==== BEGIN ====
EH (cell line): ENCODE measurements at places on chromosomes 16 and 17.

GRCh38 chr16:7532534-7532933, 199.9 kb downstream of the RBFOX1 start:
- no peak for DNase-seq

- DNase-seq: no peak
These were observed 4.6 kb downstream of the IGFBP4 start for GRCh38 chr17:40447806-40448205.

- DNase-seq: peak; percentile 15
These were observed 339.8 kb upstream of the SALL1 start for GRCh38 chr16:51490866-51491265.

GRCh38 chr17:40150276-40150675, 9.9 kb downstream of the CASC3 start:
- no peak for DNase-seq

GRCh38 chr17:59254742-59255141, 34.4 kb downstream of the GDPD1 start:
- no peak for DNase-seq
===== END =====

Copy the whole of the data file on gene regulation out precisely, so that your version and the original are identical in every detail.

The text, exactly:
EH (cell line): ENCODE measurements at places on chromosomes 16 and 17.

GRCh38 chr16:7532534-7532933, 199.9 kb downstream of the RBFOX1 start:
- no peak for DNase-seq

- DNase-seq: no peak
These were observed 4.6 kb downstream of the IGFBP4 start for GRCh38 chr17:40447806-40448205.

- DNase-seq: peak; percentile 15
These were observed 339.8 kb upstream of the SALL1 start for GRCh38 chr16:51490866-51491265.

GRCh38 chr17:40150276-40150675, 9.9 kb downstream of the CASC3 start:
- no peak for DNase-seq

GRCh38 chr17:59254742-59255141, 34.4 kb downstream of the GDPD1 start:
- no peak for DNase-seq